I have just received an email Where he says he has used malware to record me on my web cam. He sent the email with the title of an old password and to my legit email address. he says i have 24 hrs from the time i open the email to pay him 2000 in bitcoin or he releases the video tho my friends on Facebook. I haven’t used that password in a long time 2 yrs i believe but he says he has 118 days worth of activity on me. Should I take him serious?

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No, not serious

From Josh Kirschner on April 24, 2020 :: 12:22 pm

That’s what this article is specifically about.

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My password was revealed

From Kurth on May 05, 2020 :: 5:29 pm

Please see below and what do you think about this? The subject of the email is one of my passwords. I need to remove some due to the length.


Michele Loi <mloi13@yahoo.com>
To: xxx@yahoo.com

It seems that, xxx is your password.

I require your complete attention for the the next 24 hours, or I will make sure you that you live out of shame for the rest of your existence.

Hello there, you do not know me. Yet I know just about everything concerning you. Your facebook contact list, phone contacts as well as all the online activity on your computer from past 125 days.

Consisting of, your masturbation video footage, which brings me to the main reason why I am composing this particular mail to you.

Well the previous time you went to see the porn material webpages, my malware ended up being triggered inside your computer system which ended up saving a lovely video footage of your self pleasure play by triggering your web camera.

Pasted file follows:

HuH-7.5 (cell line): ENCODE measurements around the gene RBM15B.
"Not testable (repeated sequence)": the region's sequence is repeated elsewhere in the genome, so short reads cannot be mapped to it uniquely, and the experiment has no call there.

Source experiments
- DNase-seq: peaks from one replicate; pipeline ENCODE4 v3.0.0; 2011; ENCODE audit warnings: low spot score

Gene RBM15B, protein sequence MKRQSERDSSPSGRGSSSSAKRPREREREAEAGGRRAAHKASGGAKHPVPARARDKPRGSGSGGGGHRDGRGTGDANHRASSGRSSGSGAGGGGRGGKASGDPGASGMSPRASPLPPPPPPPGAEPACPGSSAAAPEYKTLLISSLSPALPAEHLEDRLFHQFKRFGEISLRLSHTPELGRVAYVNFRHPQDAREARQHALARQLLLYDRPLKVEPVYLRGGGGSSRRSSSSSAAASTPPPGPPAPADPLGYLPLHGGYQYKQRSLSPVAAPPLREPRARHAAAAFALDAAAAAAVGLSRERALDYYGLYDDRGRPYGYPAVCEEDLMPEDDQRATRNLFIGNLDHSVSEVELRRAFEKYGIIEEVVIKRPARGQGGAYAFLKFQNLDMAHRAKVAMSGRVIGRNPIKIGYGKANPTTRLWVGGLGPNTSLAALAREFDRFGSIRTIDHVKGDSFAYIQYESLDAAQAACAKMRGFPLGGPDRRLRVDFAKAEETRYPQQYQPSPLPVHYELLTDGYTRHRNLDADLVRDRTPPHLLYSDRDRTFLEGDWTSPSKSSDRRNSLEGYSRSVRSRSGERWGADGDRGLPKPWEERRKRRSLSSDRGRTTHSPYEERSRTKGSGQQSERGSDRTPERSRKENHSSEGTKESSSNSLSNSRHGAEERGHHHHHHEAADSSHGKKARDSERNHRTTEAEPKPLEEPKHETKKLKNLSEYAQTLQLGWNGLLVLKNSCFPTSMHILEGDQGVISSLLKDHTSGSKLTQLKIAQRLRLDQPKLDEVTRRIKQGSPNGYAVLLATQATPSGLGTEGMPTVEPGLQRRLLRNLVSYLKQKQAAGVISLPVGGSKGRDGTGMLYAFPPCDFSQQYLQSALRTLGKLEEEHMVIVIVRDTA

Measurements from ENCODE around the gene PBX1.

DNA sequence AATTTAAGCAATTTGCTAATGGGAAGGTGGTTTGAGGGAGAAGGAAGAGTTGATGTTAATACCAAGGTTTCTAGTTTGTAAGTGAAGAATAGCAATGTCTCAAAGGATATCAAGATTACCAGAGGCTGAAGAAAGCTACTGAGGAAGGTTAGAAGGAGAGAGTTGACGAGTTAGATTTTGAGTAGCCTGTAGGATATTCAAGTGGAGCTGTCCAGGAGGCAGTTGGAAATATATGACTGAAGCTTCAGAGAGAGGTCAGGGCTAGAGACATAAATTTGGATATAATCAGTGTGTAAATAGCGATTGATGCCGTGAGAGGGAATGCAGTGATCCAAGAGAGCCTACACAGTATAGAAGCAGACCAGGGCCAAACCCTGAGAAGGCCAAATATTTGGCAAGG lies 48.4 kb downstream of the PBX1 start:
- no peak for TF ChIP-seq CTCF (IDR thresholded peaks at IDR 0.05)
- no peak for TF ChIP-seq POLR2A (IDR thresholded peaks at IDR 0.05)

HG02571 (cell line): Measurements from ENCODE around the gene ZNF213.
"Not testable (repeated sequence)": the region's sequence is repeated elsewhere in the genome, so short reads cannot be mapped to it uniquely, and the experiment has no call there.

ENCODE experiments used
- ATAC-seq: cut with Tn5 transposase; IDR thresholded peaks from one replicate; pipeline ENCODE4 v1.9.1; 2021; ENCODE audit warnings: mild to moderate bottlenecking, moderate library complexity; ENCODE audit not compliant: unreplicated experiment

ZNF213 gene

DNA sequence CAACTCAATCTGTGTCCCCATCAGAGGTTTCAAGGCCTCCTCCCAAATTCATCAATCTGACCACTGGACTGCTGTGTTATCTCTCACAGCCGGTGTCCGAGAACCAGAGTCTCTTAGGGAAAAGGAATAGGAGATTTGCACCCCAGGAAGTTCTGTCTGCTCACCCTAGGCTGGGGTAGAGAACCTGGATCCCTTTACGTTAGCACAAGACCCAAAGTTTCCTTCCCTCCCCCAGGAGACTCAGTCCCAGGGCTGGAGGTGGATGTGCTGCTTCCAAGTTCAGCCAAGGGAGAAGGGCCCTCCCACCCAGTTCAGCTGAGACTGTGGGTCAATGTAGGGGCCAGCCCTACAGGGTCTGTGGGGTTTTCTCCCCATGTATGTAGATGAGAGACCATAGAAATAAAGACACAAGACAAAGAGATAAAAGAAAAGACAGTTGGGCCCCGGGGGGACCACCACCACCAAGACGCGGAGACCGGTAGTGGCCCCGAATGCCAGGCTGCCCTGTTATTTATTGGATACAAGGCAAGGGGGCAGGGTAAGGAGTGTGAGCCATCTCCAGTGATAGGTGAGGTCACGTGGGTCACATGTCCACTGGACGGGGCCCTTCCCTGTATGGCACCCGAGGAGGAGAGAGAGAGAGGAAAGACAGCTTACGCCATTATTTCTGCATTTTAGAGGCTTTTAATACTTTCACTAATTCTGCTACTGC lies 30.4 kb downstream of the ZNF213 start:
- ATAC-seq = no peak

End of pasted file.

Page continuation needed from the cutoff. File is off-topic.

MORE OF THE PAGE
(you got a tremendously odd taste btw lmao)
But, doesn’t necessarily need to be that route.

I would like to make you a 1 time, no negotiable offer.

Get USD 2000 in bitcoin and send them to the below address:

1JwMMWFf8P6mMGf4TZUEL8dnyNMjrr*MWrk
[CASE-sensitive copy and paste it, and remove * from it]

(If you do not understand how, look online how to buy bitcoin. Do not waste my valuable time)

If you send out this particular ‘donation’ (why don’t we call this that?). After that, I will vanish and under no circumstances make contact with you again. I will get rid of everything I’ve got in relation to you. You may proceed living your current ordinary day to day life with absolutely no fear.

You’ve 1 day to do so. Your time begins as quickly you read this mail. I have got an one of a kind code that will notify me once you read this email therefore do not try to act smart.

***
Hope someone can help.

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It means nothing

From Josh Kirschner on May 05, 2020 :: 9:16 pm

I specifically discuss using passwords in the article above. It means nothing. Email/password combinations stolen in various data breaches are widely available in dark web markets. The scammers include it to make it seem like they actually have hacked your computer - they haven’t.

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How can they get a video if I have a piece of tape covering the lens

From Tim on May 07, 2020 :: 11:49 am